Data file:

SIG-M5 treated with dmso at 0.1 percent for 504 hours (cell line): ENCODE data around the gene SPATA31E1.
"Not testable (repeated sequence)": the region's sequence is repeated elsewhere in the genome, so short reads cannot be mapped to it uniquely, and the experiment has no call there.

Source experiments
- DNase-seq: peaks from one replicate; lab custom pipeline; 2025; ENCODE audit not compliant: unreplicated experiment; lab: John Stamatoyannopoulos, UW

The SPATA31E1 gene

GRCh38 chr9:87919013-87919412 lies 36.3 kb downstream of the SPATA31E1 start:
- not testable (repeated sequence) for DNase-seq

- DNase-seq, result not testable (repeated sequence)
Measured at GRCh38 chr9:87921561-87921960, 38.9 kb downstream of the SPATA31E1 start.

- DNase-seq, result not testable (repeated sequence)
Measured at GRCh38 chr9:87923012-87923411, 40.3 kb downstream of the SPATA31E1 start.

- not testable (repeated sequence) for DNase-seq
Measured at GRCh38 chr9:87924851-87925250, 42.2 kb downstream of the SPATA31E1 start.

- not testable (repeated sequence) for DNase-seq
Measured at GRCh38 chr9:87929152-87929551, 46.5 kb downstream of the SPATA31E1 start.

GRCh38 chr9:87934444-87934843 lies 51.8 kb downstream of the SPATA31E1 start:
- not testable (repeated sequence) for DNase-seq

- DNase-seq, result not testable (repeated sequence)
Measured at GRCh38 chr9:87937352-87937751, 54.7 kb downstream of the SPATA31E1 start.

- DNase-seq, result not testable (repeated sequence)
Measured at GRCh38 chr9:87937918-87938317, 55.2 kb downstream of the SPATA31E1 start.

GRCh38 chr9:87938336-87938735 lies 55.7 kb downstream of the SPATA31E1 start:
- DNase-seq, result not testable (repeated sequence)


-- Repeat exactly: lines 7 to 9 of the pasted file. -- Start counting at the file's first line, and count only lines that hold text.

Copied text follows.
- not testable (repeated sequence) for DNase-seq

- DNase-seq, result not testable (repeated sequence)
Measured at GRCh38 chr9:87921561-87921960, 38.9 kb downstream of the SPATA31E1 start.